the dim light of the flashing sign, back into the cold, dank recesses of his flagging soul.
As Raymond dragged the man back into the darkness, he could feel him struggling from beneath his grip. Frightened and surprised by his ill fate, the stranger squirmed and writhed but tried in vain to break free of Raymondís strong, practiced hold. As the manís heartbeat rose, so did the pace of his breathing, but like a large snake, securing its victim by wrapping around it and increasing its pressure, so did
Raymondís grasp, as the left biceps of his arm flexed and tightened.
Suddenly, and with surgical precision, Raymond stabbed his victim, piercing the right kidney, and as the cold steel blade entered his body, his eyes widened and his chest heaved with one great labored breath. The piercing blade, like a terrible hot iron severed arteries and cut muscle from bone along the course of its deadly path. Upon removing the now blood stained blade, Raymond could feel the life force slowly fading from his victim, and in releasing his grasp from around the manís mouth, the unfortunate stranger fell first to
his knees, wavering for a moment and then finally, as lifeís struggle came to its shocking conclusion, falling in
a heap to the wet pavement beneath Raymondís feet.
In the dark, standing over his fresh kill, Raymond tore open the coat of his victim with his hands and cut
the shirt-sleeves of the corpse, revealing both of the dead manís upper arms. Then quickly and with precision, Raymond severed the top and bottom
attachments of the biceps, removed them and stored them in a plastic storage bag he brought along with
him, especially for the occasion.
Next, Raymond sliced open the pant legs of the dead man, cutting a nearly perfect line up and along the crease of the trouser until the large quadriceps muscles of the forelegs were exposed and by the same
method heíd used to remove the manís biceps, he also removed the powerful front muscles of the leg, and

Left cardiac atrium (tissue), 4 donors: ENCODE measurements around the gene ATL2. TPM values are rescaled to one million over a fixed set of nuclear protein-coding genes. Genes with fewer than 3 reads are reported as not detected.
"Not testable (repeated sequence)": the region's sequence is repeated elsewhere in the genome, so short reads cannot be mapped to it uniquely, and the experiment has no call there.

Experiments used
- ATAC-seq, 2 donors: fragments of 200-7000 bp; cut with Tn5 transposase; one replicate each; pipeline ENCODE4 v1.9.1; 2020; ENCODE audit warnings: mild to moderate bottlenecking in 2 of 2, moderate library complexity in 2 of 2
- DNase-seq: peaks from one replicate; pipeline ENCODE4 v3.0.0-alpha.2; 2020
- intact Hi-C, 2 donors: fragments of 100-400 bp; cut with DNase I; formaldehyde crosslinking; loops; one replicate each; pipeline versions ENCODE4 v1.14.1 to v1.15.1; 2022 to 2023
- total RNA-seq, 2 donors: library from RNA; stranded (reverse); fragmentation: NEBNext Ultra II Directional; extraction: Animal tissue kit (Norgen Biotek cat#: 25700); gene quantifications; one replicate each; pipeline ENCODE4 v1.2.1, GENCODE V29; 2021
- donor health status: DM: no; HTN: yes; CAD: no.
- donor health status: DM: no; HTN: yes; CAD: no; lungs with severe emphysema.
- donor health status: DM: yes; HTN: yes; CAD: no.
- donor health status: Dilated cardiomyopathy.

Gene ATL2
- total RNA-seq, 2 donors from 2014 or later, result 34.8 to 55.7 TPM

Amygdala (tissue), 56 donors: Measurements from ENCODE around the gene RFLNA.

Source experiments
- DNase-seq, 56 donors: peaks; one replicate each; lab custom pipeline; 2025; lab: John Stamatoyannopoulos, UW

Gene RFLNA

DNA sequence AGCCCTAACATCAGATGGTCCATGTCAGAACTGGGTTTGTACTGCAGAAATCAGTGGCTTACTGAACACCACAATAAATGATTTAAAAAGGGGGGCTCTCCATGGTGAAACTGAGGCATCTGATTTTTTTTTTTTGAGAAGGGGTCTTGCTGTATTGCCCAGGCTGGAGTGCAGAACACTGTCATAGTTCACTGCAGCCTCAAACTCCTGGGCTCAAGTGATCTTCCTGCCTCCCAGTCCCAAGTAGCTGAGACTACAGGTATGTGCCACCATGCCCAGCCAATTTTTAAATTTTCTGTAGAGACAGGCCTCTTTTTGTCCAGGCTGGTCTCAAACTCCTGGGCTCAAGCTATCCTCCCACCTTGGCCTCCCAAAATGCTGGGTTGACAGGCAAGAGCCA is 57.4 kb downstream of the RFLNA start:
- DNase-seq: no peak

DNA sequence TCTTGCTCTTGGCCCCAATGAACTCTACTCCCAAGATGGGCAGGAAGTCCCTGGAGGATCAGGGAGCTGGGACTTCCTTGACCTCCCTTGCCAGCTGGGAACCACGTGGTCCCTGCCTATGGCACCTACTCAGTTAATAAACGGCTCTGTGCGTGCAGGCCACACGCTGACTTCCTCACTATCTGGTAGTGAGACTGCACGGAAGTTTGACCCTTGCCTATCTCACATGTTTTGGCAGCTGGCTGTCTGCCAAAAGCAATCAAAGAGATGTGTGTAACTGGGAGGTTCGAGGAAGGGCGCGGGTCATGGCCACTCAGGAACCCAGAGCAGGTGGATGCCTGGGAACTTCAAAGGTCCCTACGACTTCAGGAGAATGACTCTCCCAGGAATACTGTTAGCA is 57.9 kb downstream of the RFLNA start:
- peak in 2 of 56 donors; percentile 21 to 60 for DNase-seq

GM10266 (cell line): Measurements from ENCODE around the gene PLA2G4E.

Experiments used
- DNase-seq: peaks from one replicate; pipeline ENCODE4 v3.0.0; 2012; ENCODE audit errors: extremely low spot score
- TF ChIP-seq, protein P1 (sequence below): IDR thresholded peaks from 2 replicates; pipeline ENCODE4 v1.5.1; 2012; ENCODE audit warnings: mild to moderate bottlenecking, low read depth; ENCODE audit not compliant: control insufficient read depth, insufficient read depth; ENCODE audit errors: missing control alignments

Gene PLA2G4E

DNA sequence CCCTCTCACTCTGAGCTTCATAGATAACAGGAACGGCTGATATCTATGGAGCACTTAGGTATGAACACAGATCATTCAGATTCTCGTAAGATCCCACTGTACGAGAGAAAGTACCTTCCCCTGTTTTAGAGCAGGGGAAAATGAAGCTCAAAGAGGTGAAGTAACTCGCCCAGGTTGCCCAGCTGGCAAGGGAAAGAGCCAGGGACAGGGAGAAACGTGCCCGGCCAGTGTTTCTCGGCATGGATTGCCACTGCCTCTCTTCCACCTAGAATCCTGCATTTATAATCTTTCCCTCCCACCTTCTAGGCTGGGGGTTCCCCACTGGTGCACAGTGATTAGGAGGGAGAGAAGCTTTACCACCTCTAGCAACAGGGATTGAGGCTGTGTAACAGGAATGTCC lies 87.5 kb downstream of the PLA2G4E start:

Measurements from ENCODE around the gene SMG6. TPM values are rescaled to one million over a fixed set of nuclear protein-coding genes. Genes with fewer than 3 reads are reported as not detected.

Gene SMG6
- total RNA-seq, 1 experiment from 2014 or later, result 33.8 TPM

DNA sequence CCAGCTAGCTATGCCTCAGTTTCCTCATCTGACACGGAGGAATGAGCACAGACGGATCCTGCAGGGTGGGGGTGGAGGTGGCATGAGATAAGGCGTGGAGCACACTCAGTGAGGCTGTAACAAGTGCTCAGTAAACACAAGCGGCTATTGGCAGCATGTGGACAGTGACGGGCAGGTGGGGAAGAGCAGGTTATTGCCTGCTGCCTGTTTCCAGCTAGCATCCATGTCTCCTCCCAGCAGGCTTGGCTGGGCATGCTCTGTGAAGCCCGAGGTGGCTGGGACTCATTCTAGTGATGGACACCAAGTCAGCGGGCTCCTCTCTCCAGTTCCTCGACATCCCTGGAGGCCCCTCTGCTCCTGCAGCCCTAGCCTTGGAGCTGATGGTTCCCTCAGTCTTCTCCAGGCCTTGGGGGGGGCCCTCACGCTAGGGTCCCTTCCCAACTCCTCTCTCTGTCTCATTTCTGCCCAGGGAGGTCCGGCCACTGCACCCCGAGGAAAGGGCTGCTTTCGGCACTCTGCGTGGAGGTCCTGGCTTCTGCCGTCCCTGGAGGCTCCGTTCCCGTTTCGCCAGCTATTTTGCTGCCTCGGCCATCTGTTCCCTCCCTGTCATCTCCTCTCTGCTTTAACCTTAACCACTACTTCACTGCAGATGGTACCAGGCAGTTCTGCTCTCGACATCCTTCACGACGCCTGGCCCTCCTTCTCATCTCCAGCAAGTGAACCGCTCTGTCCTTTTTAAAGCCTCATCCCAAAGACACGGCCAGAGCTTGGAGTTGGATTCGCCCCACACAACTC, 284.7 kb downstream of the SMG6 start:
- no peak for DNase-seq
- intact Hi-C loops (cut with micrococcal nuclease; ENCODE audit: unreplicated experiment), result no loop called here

gently laid them inside another storage bag heíd brought with. Opening the small suitcase heíd brought
along, he deposited all four body parts within, but did not close it. Not yet, he thought to himself. Iím not
finished with you yet. And as he methodically wiped the bloodstained blade of the knife clean on the dead manís white dress shirt, he put the sharp steel blade to the corpses neck and proceeded to cut a perfect line from one side to the other, cutting through a vertebrate connection of the spinal column until heíd reached the
hard surface of the concrete beneath.
Now last, but not least, as a warped form of sexual desire stirred arousal in Raymondís mind, he anxiously
cut open the dead manís trousers to expose his genitals. With one swift motion of the tapered blade, he
severed the penis and testicles of the corpse, took them up in his hand and carefully placed the bleeding trophy
in another waiting storage bag.
Finally, his task complete, Raymond double checked his suitcase, making sure that all the components heíd removed from the body were all neatly
packed and meticulously arranged. Sure of himself and of the body parts heíd selected, he closed the case,
opened the lid of a large dumpster behind him and deposited the decapitated corpse inside it, with no more feeling of regret or remorse then if heíd just finished swatting a fly.
Still standing in the shadows of the dark alley, Raymond lit a cigarette and watched as the dim light of
the liquor store sign from across the street illuminated the large puddle of blood before him. The constant
downfall of rain gradually caused the pool of blood to dissipate, and as it slowly vanished from sight, so did
the urgency and thirst of Raymondís bloodlust, but the sin of the crime could never be washed away, or
cleansed by the freshly fallen rain. The sin of the crime was forever a stain on Raymondís immortal soul and
only God had the power to cleanse him of it, as unlikely an act as that may seem.††


Excerpt

Still standing in the shadows of the dark alley,
Raymond lit a cigarette and watched as the dim light of the liquor store sign from across the street illuminated the large puddle of blood before him. The constant downfall of rain gradually caused the pool of blood to dissipate, and as it slowly vanished from sight, so did the urgency and thirst of Raymondís bloodlust, but the sin of the crime could never be washed away, or cleansed by the freshly fallen rain. The sin of the crime was forever a stain on Raymondís immortal soul and only God had the power to cleanse him of it, as unlikely
an act as that may seem.